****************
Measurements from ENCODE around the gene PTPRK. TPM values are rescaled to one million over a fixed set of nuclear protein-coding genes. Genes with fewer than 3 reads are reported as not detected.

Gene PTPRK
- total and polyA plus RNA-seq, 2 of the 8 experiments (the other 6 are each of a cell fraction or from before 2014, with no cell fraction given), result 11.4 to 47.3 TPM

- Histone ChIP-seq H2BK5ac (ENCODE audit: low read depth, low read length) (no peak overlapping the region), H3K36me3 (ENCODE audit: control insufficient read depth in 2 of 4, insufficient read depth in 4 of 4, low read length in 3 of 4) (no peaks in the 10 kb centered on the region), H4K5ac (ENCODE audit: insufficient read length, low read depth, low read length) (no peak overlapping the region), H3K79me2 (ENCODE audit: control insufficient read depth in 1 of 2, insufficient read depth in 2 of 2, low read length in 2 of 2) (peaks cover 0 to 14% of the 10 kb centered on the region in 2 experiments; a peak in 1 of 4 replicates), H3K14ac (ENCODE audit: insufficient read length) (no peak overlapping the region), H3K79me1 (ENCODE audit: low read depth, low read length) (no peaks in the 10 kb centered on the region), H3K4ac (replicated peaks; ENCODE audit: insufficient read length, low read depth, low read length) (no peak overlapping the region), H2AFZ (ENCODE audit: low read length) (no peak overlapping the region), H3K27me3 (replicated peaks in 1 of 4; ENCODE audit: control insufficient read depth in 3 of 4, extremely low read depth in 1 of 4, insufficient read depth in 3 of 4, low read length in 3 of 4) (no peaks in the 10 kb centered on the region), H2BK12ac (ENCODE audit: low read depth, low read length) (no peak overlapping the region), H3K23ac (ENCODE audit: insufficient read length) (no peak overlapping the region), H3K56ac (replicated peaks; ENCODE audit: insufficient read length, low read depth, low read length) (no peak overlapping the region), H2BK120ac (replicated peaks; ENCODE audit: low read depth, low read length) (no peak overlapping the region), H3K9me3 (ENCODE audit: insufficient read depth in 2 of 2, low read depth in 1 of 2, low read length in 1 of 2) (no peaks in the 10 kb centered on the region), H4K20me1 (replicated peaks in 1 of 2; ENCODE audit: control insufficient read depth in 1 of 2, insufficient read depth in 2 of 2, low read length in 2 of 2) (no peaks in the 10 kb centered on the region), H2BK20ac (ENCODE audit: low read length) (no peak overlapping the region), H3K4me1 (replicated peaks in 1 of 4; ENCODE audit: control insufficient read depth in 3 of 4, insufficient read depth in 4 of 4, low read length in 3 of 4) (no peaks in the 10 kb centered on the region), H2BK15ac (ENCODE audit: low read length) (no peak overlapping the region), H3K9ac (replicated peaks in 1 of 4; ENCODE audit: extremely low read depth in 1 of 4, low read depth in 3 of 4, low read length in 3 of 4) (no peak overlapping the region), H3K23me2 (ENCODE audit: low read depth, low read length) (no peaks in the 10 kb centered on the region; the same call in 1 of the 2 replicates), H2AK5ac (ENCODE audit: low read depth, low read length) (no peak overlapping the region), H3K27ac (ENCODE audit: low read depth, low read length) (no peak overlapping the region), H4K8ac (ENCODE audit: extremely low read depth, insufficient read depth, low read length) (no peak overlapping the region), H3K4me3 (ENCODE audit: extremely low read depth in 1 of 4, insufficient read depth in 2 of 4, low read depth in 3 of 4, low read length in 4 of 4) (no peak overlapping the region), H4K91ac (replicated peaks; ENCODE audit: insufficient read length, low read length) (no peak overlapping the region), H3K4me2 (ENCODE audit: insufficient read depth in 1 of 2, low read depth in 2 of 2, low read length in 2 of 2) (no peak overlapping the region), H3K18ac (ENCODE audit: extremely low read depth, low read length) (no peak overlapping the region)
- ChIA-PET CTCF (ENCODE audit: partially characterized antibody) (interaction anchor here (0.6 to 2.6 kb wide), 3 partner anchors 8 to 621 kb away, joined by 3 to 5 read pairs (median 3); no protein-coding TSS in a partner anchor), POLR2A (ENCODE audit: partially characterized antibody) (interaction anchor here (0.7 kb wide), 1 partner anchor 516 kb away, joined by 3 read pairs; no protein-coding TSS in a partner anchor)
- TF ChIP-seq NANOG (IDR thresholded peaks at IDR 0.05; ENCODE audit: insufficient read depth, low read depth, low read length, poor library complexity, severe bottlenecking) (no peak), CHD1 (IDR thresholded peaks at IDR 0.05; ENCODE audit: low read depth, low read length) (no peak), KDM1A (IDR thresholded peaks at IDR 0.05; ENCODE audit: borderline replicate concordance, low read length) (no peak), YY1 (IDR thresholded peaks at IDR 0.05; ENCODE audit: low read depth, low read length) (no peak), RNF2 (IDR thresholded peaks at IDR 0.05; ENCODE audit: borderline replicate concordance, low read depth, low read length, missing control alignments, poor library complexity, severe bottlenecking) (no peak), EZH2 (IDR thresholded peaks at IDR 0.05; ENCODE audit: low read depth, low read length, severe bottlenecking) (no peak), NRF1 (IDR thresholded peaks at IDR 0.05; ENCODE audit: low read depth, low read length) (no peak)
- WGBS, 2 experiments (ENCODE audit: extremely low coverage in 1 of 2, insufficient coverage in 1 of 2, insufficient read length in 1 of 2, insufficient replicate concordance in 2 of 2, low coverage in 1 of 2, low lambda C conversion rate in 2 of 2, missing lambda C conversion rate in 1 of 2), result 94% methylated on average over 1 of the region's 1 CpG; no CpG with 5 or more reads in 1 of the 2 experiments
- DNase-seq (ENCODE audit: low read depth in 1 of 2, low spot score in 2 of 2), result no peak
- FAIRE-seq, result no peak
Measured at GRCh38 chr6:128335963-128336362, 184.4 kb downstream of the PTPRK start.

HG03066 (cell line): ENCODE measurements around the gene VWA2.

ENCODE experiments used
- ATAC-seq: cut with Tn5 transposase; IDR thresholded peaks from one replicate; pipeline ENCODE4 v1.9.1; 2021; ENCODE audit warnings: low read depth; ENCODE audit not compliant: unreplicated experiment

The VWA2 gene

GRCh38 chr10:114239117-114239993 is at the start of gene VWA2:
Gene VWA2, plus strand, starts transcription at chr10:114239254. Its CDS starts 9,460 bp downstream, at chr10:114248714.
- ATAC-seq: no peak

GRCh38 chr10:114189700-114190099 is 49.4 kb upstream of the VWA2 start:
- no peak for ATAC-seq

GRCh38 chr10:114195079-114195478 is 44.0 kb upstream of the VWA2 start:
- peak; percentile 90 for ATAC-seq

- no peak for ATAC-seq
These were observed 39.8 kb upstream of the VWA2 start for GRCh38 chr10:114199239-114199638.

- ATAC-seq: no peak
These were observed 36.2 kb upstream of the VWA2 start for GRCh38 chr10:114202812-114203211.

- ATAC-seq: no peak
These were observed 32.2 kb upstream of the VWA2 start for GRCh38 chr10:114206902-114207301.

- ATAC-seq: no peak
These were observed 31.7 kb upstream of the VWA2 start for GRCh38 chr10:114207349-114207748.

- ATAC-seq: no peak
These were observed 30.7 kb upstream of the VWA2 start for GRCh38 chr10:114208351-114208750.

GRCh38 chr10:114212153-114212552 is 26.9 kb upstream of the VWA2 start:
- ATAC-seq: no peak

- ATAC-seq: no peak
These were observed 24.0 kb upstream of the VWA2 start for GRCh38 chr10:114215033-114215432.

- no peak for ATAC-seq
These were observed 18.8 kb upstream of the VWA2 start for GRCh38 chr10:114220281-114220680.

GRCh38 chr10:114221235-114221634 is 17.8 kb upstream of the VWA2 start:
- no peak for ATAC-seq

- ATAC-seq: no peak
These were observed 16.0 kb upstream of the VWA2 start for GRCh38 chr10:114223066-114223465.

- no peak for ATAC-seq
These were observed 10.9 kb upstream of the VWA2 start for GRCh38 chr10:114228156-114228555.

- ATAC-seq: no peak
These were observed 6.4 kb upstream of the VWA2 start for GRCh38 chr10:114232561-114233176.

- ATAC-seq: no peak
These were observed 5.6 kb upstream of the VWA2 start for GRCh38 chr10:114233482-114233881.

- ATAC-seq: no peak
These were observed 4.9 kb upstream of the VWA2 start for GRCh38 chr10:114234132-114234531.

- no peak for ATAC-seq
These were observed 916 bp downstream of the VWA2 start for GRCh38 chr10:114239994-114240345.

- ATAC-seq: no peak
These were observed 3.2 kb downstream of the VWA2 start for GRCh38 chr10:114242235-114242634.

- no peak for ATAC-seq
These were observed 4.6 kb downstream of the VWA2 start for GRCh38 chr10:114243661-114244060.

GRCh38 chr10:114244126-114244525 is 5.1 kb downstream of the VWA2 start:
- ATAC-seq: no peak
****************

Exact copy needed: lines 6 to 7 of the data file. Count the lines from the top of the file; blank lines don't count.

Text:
- TF ChIP-seq NANOG (IDR thresholded peaks at IDR 0.05; ENCODE audit: insufficient read depth, low read depth, low read length, poor library complexity, severe bottlenecking) (no peak), CHD1 (IDR thresholded peaks at IDR 0.05; ENCODE audit: low read depth, low read length) (no peak), KDM1A (IDR thresholded peaks at IDR 0.05; ENCODE audit: borderline replicate concordance, low read length) (no peak), YY1 (IDR thresholded peaks at IDR 0.05; ENCODE audit: low read depth, low read length) (no peak), RNF2 (IDR thresholded peaks at IDR 0.05; ENCODE audit: borderline replicate concordance, low read depth, low read length, missing control alignments, poor library complexity, severe bottlenecking) (no peak), EZH2 (IDR thresholded peaks at IDR 0.05; ENCODE audit: low read depth, low read length, severe bottlenecking) (no peak), NRF1 (IDR thresholded peaks at IDR 0.05; ENCODE audit: low read depth, low read length) (no peak)
- WGBS, 2 experiments (ENCODE audit: extremely low coverage in 1 of 2, insufficient coverage in 1 of 2, insufficient read length in 1 of 2, insufficient replicate concordance in 2 of 2, low coverage in 1 of 2, low lambda C conversion rate in 2 of 2, missing lambda C conversion rate in 1 of 2), result 94% methylated on average over 1 of the region's 1 CpG; no CpG with 5 or more reads in 1 of the 2 experiments